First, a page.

Then during a ground run there was an abrupt power reduction at full throttle, a mixture reading less than 10:1 (it only reads between 10 and 20:1) while still idling normally and low power operation normal (including air/fuel ratio)).

  • Informative 1
Link to post
Share on other sites
52 minutes ago, M61A1 said:

Both checked, just to rule out.

 

Exactly what I thought.....Pod filters fitted. even swapped them with another set.

After checking plugs it was noted that both sets on the left hand side were sooty while the ones on the right were normal. So float levels were checked, needles and seats tested and floats replaced with a spare set and float bowl vents and galleries were cleaned with compressed air. Also slide diaphragms and needles were inspected with no faults found as part of troubleshooting.

All with no result. 

Then during a ground run there was an abrupt power reduction at full throttle, a mixture reading less than 10:1 (it only reads between 10 and 20:1) while still idling normally and low power operation normal (including air/fuel ratio)).

Next checks perhaps an ignition switch or wiring chaffed and grounding out one ignition or similar type looseness in the soft start circuit.

Edited by Blueadventures
Link to post
Share on other sites
2 minutes ago, planesmaker said:

Seal in choke mechanism?

Checked as well.

 

No fault found.

Link to post
Share on other sites
3 minutes ago, Blueadventures said:

Next checks perhaps an ignition switch or wiring chaffed and grounding out one ignition or similar type looseness in the soft start circuit.

Mags checked out serv. Wiring all good.  Intermittent problem still there

  • Like 1
Link to post
Share on other sites

Something is reducing the amount of air you are getting at full suction. Do you have ducting that is collapsing? Oil or other body blocking an air filter? Out on a wing here as you didn't mention the environmental conditions... Inlet icing? 

Link to post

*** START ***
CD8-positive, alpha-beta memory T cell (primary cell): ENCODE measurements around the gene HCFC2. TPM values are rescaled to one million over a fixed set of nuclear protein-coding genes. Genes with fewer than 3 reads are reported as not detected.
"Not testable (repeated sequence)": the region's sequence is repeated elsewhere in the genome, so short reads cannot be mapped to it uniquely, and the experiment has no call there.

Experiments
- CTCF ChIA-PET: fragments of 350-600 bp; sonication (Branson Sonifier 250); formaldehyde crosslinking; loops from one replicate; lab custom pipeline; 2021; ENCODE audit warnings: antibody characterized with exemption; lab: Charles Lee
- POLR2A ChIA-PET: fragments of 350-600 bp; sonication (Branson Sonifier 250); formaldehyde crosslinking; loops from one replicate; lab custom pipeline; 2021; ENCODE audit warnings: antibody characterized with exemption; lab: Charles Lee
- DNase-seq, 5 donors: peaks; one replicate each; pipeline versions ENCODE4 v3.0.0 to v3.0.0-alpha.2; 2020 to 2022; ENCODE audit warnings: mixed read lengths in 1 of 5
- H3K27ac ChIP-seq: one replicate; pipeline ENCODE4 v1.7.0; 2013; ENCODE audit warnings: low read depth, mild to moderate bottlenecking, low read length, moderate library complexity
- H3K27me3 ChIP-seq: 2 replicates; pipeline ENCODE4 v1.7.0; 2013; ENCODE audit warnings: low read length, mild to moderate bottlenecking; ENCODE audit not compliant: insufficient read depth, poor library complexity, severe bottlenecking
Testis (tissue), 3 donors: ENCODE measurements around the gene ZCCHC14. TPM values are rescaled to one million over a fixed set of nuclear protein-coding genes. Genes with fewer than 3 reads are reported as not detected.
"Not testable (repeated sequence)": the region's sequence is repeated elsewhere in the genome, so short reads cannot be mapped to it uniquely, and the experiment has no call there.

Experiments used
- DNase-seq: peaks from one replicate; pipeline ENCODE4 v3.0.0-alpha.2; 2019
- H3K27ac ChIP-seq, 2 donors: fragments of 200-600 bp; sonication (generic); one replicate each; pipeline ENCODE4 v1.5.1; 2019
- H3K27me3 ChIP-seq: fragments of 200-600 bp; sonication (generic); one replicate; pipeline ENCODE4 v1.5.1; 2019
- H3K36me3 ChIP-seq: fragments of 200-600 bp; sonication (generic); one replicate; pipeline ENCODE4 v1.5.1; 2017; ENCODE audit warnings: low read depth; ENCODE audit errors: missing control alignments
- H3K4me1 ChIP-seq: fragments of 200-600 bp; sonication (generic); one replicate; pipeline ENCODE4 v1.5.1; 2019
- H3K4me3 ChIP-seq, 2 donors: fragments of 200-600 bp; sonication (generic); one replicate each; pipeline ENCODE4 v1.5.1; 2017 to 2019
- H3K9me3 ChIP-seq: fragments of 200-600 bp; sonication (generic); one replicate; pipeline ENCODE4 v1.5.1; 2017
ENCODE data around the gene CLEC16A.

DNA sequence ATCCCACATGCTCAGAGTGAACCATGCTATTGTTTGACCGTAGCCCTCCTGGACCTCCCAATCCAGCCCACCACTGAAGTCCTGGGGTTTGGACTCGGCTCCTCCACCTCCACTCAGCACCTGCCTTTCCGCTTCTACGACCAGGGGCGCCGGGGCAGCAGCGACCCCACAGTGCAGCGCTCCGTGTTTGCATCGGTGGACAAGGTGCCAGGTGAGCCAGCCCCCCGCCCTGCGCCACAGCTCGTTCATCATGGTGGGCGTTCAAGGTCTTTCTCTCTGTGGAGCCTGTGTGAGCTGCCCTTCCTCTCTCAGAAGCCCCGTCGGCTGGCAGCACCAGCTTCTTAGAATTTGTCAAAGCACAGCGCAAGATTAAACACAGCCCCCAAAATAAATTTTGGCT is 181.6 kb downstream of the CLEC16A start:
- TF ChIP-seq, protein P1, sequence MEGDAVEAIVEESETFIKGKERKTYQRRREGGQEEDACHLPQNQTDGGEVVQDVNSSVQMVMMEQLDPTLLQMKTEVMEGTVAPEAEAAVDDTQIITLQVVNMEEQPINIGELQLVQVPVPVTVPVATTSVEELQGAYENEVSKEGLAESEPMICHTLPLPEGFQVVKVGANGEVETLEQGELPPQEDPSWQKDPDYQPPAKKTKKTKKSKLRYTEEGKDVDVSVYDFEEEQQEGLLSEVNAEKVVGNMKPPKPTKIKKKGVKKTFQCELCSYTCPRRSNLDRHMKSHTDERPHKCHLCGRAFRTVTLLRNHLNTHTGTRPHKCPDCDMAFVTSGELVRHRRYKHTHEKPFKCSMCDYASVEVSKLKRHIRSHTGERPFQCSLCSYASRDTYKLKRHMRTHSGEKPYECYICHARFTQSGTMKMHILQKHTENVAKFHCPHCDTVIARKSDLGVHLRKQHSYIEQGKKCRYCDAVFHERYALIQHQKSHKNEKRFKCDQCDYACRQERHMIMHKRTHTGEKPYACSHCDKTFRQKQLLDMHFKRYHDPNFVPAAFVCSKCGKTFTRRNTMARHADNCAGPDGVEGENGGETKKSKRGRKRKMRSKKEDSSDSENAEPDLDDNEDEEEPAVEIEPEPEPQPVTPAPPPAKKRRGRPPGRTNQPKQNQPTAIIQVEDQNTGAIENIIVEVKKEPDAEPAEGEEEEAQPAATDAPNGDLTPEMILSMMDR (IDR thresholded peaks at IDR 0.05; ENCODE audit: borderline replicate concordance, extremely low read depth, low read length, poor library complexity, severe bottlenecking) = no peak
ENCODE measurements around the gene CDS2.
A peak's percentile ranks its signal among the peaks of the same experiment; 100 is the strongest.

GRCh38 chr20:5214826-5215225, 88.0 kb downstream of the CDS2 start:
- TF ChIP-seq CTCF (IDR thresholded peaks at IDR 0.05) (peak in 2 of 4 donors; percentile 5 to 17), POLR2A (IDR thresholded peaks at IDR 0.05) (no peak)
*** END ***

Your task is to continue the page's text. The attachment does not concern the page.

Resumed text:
Share on other sites

I will add at this time an acquaintance came over when I was faultfinding and leaned on the prop. He then started moving the prop back and forwards listening to the tiny amount of backlash in the gears and commented that he could hear that when it was idling. 

It's not the problem but it's a clue.

  • Like 1
Link to post
Share on other sites

Internal lining of intake hose peeling off, bunching up and restricting air flow - but only at high RPM. Throttle closure reduces air flow, and separated hose lining returns to a more normal position, allowing full air flow in intake manifold.

Link to post
Share on other sites
1 minute ago, Jase T said:

Something is reducing the amount of air you are getting at full suction. Do you have ducting that is collapsing? Oil or other body blocking an air filter? Out on a wing here as you didn't mention the environmental conditions... Inlet icing? 

It has pod filters which are in good condition and it is in the high 20's low 30's in temp with about 25% humidity.

Link to post
Share on other sites

I did have an aircraft with vibrations which seemed to be carb related turned out to be gearbox. Vibrations caused carb flooding. 

Edited by planesmaker
Link to post
Share on other sites

Did the power actually drop to 4800RPM? i.e. was there a commensurate performance drop? Looking at indicating system errors? Tell me about the fuel? Are you getting complete combustion or a reduction due to contamination or incorrect fuel? What was the EGT / CHT doing?

Link to post
Share on other sites
13 minutes ago, M61A1 said:

I will add at this time an acquaintance came over when I was faultfinding and leaned on the prop. He then started moving the prop back and forwards listening to the tiny amount of backlash in the gears and commented that he could hear that when it was idling. 

It's not the problem but it's a clue.

Loose trigger coil pickup just touching , no air gap.

Link to post
Share on other sites
15 minutes ago, Jase T said:

Did the power actually drop to 4800RPM? i.e. was there a commensurate performance drop? Looking at indicating system errors? Tell me about the fuel? Are you getting complete combustion or a reduction due to contamination or incorrect fuel? What was the EGT / CHT doing?

Power certainly did drop, fortunately being a hot day there was plenty of lift about. I had fresh 98 in it, and then put some fresh 100LL in it. 

Filter is clean. Float bowls clean and correct levels. CHT was normal for the weather, EGTs may have indicated differently if they were fitted, but this installation has none.

14 minutes ago, Blueadventures said:

Loose trigger coil pickup just touching , no air gap.

I didn't even think of that, but probably because there were no weird noises when turning by hand.

 

21 minutes ago, planesmaker said:

I did have an aircraft with vibrations which seemed to be carb related turned out to be gearbox. Vibrations caused carb flooding. 

I have experienced this also, but only at idle. Float bowls were checked immediately after shutdown when the abrupt power drop occurred on ground run. No anomalies were found.

 

27 minutes ago, planesmaker said: